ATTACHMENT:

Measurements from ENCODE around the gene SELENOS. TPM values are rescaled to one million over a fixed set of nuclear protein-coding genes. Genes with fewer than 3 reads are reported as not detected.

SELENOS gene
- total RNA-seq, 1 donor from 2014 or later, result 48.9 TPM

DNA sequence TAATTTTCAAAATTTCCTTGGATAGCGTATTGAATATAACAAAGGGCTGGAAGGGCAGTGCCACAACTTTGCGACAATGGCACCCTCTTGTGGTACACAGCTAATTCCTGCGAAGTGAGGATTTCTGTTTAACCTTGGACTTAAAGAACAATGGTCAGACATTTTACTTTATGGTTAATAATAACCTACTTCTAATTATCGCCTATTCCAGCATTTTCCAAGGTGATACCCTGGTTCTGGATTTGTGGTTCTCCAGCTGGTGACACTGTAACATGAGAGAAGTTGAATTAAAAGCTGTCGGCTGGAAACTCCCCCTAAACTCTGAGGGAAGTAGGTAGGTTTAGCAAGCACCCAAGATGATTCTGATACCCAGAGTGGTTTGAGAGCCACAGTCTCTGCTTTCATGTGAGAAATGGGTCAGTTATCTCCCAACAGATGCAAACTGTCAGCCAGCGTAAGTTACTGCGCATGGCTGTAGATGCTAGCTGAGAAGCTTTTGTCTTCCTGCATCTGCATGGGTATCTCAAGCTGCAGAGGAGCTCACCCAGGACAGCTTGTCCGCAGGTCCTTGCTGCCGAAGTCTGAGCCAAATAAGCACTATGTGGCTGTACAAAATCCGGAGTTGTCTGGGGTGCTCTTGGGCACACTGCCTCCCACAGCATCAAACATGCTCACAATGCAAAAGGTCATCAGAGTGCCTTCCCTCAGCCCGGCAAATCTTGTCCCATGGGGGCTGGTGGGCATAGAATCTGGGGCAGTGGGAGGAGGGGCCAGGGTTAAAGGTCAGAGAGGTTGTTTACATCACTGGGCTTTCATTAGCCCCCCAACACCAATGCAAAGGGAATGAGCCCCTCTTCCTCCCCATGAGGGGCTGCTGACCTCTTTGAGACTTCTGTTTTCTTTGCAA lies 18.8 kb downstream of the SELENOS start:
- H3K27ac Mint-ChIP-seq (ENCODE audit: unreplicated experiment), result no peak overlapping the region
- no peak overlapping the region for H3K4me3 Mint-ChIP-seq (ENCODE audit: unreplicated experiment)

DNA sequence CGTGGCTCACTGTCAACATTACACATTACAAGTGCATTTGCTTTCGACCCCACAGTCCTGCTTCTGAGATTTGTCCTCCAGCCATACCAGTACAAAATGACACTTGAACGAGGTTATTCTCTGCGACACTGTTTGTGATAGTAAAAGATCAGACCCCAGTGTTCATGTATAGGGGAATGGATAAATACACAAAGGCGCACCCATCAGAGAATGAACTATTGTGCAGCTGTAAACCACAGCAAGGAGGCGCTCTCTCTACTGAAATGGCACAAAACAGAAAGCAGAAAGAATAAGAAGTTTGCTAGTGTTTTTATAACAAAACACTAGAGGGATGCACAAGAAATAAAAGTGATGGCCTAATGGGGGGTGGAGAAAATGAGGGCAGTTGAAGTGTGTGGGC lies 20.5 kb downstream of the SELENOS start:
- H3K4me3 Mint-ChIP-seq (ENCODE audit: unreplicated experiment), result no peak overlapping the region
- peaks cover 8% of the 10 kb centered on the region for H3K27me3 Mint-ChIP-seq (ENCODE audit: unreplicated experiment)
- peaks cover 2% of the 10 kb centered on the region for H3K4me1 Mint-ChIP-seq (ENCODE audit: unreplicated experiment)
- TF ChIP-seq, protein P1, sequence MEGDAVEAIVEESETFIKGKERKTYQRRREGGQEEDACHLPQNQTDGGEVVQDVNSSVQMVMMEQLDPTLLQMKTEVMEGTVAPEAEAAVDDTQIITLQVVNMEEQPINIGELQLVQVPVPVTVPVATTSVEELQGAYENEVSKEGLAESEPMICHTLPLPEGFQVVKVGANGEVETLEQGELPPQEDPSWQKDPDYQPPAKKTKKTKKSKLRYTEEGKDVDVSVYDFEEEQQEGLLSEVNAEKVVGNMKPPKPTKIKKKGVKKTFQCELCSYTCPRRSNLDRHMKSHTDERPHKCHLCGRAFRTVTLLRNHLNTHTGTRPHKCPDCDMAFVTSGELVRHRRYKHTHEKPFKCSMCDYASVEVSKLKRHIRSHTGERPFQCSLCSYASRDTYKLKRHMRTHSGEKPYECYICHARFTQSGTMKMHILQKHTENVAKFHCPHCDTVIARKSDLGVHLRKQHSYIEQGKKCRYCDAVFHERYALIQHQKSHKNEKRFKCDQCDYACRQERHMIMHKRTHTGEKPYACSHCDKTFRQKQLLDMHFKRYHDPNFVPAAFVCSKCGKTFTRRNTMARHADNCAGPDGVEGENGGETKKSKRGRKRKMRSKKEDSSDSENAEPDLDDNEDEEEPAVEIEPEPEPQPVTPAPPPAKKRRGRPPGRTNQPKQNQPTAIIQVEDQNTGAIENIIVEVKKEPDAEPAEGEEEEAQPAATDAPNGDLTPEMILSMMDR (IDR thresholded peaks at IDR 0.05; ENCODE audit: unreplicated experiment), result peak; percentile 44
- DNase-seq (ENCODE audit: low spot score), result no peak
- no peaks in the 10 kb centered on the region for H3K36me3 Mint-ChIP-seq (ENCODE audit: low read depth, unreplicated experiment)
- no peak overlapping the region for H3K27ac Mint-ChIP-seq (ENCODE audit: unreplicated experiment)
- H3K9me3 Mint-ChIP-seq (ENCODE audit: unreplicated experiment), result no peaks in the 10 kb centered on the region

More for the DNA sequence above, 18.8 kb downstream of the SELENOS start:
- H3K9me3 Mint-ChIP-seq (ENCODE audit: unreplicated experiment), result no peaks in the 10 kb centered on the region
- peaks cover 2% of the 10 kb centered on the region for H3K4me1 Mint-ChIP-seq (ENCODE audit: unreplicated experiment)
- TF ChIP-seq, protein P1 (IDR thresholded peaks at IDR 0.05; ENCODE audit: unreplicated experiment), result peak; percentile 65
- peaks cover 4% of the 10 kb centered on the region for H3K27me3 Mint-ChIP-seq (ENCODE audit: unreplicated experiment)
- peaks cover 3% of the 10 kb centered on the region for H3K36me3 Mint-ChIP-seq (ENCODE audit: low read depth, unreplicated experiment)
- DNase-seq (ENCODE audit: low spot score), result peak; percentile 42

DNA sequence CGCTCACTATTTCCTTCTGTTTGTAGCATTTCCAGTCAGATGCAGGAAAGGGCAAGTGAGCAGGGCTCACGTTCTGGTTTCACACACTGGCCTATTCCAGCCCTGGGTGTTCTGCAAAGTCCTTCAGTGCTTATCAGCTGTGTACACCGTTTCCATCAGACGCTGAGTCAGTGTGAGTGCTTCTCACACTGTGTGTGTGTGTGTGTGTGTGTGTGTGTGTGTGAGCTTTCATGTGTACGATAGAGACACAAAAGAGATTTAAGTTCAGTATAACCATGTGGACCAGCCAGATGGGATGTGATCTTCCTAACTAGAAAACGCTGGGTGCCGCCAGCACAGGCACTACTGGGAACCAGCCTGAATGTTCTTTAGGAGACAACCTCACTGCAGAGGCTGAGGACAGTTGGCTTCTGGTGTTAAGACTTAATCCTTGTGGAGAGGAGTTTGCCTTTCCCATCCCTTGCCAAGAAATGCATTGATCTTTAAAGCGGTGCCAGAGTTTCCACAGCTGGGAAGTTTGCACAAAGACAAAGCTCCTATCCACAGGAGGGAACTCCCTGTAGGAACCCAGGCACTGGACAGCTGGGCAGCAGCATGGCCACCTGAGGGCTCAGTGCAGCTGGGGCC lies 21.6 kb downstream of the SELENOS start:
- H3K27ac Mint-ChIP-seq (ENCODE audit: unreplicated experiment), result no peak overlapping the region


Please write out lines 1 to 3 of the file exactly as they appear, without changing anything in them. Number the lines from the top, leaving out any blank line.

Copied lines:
Measurements from ENCODE around the gene SELENOS. TPM values are rescaled to one million over a fixed set of nuclear protein-coding genes. Genes with fewer than 3 reads are reported as not detected.

SELENOS gene
- total RNA-seq, 1 donor from 2014 or later, result 48.9 TPM